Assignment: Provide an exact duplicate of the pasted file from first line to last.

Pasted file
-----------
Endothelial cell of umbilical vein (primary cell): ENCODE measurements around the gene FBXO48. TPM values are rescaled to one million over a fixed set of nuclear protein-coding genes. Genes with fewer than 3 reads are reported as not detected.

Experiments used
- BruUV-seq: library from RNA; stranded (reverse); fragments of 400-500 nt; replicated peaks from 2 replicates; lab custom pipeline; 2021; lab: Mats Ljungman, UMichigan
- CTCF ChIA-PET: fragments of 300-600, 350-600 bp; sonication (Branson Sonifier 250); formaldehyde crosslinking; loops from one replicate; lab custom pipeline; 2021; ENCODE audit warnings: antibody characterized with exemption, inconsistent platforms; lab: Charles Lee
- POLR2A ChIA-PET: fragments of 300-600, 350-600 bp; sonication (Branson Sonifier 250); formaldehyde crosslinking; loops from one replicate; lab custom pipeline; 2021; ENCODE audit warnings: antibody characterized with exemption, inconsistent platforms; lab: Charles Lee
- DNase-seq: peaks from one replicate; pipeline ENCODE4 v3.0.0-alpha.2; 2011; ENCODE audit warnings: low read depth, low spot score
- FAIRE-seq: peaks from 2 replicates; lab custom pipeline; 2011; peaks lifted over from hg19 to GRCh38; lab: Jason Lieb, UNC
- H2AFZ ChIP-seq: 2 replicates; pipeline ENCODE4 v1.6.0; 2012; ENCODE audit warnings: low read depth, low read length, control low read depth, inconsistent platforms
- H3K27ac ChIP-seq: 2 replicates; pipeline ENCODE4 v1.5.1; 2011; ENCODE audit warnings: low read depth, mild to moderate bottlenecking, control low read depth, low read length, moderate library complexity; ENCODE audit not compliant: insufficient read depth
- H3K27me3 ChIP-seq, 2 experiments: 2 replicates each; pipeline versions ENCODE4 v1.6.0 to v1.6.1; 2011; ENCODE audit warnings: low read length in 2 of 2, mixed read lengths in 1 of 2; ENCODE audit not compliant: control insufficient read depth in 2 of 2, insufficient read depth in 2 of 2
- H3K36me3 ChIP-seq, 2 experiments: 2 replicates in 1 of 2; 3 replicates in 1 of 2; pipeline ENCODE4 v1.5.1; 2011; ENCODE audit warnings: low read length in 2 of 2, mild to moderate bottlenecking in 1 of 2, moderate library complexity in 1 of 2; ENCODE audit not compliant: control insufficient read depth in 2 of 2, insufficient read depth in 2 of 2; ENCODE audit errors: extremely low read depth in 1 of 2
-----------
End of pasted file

Endothelial cell of umbilical vein (primary cell): ENCODE measurements around the gene FBXO48. TPM values are rescaled to one million over a fixed set of nuclear protein-coding genes. Genes with fewer than 3 reads are reported as not detected.

Experiments used
- BruUV-seq: library from RNA; stranded (reverse); fragments of 400-500 nt; replicated peaks from 2 replicates; lab custom pipeline; 2021; lab: Mats Ljungman, UMichigan
- CTCF ChIA-PET: fragments of 300-600, 350-600 bp; sonication (Branson Sonifier 250); formaldehyde crosslinking; loops from one replicate; lab custom pipeline; 2021; ENCODE audit warnings: antibody characterized with exemption, inconsistent platforms; lab: Charles Lee
- POLR2A ChIA-PET: fragments of 300-600, 350-600 bp; sonication (Branson Sonifier 250); formaldehyde crosslinking; loops from one replicate; lab custom pipeline; 2021; ENCODE audit warnings: antibody characterized with exemption, inconsistent platforms; lab: Charles Lee
- DNase-seq: peaks from one replicate; pipeline ENCODE4 v3.0.0-alpha.2; 2011; ENCODE audit warnings: low read depth, low spot score
- FAIRE-seq: peaks from 2 replicates; lab custom pipeline; 2011; peaks lifted over from hg19 to GRCh38; lab: Jason Lieb, UNC
- H2AFZ ChIP-seq: 2 replicates; pipeline ENCODE4 v1.6.0; 2012; ENCODE audit warnings: low read depth, low read length, control low read depth, inconsistent platforms
- H3K27ac ChIP-seq: 2 replicates; pipeline ENCODE4 v1.5.1; 2011; ENCODE audit warnings: low read depth, mild to moderate bottlenecking, control low read depth, low read length, moderate library complexity; ENCODE audit not compliant: insufficient read depth
- H3K27me3 ChIP-seq, 2 experiments: 2 replicates each; pipeline versions ENCODE4 v1.6.0 to v1.6.1; 2011; ENCODE audit warnings: low read length in 2 of 2, mixed read lengths in 1 of 2; ENCODE audit not compliant: control insufficient read depth in 2 of 2, insufficient read depth in 2 of 2
- H3K36me3 ChIP-seq, 2 experiments: 2 replicates in 1 of 2; 3 replicates in 1 of 2; pipeline ENCODE4 v1.5.1; 2011; ENCODE audit warnings: low read length in 2 of 2, mild to moderate bottlenecking in 1 of 2, moderate library complexity in 1 of 2; ENCODE audit not compliant: control insufficient read depth in 2 of 2, insufficient read depth in 2 of 2; ENCODE audit errors: extremely low read depth in 1 of 2